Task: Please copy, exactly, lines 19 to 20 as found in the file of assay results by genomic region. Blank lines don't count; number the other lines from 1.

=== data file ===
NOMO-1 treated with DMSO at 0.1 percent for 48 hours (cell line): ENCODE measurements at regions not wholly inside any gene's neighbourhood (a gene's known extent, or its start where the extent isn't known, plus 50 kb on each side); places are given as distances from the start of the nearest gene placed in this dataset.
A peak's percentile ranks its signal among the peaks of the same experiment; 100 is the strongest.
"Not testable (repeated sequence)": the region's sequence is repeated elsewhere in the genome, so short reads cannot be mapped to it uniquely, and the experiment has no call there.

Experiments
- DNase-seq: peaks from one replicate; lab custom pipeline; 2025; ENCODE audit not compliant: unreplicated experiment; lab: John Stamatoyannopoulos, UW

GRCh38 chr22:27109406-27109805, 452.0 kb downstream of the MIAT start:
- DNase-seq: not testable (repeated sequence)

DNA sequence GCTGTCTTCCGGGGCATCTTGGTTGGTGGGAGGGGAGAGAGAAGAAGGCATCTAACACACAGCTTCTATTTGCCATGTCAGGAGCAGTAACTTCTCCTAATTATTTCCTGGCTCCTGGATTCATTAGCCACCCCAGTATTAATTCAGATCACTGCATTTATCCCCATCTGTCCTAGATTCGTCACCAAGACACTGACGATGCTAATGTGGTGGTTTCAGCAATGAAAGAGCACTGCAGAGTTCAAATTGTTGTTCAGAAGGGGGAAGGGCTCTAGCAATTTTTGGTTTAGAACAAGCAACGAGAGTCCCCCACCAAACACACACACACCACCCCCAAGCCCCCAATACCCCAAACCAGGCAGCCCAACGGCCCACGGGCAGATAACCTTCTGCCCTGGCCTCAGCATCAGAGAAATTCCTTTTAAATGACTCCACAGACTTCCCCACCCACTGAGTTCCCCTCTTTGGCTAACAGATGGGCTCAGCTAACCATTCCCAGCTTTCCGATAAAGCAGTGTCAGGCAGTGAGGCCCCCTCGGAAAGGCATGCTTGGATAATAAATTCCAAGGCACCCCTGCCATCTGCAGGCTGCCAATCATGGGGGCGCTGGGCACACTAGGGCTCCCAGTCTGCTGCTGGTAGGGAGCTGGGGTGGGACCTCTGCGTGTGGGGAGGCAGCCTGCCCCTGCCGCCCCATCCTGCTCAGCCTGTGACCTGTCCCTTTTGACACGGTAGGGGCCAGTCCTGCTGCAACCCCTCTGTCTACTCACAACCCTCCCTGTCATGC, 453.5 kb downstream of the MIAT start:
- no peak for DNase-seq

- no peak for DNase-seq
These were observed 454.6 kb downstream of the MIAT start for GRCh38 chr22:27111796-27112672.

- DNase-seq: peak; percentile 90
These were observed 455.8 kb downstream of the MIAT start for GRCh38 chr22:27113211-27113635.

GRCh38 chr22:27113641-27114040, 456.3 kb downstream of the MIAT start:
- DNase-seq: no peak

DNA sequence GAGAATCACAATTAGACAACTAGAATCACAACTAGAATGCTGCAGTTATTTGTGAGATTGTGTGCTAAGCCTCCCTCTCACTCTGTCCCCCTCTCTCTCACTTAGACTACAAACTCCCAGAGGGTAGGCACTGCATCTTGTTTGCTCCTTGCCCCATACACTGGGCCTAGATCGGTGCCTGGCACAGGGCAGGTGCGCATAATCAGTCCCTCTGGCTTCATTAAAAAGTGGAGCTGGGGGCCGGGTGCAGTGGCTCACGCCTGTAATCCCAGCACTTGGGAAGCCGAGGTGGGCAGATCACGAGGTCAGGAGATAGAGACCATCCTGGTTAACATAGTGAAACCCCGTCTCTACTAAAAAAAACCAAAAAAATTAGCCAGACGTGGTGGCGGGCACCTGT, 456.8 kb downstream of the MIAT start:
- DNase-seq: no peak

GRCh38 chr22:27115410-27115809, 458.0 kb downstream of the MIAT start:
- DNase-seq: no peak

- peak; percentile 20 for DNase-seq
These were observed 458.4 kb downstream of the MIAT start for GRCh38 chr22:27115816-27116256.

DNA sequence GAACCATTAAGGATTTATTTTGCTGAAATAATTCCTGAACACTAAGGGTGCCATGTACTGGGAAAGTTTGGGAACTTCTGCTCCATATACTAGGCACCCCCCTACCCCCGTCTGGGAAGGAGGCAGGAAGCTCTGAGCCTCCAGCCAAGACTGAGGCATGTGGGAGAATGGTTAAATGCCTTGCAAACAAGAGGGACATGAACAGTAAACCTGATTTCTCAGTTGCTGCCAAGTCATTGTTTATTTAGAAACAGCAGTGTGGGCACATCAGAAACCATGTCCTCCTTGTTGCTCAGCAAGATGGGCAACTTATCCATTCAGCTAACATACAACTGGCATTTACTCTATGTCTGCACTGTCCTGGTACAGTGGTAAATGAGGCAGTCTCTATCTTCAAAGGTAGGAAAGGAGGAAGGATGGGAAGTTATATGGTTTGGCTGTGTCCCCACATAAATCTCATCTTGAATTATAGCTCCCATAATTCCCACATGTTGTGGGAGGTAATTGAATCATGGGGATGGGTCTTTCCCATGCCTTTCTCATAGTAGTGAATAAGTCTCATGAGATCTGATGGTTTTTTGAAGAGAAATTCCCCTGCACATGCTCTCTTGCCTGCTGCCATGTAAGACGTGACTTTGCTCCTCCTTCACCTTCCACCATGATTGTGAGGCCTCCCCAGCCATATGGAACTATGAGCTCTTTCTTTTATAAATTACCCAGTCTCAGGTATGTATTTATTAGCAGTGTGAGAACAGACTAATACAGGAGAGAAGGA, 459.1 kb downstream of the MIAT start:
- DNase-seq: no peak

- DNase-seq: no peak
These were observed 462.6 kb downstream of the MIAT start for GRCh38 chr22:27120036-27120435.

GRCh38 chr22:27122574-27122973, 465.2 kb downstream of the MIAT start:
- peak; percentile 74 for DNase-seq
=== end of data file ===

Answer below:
- DNase-seq: no peak

- peak; percentile 20 for DNase-seq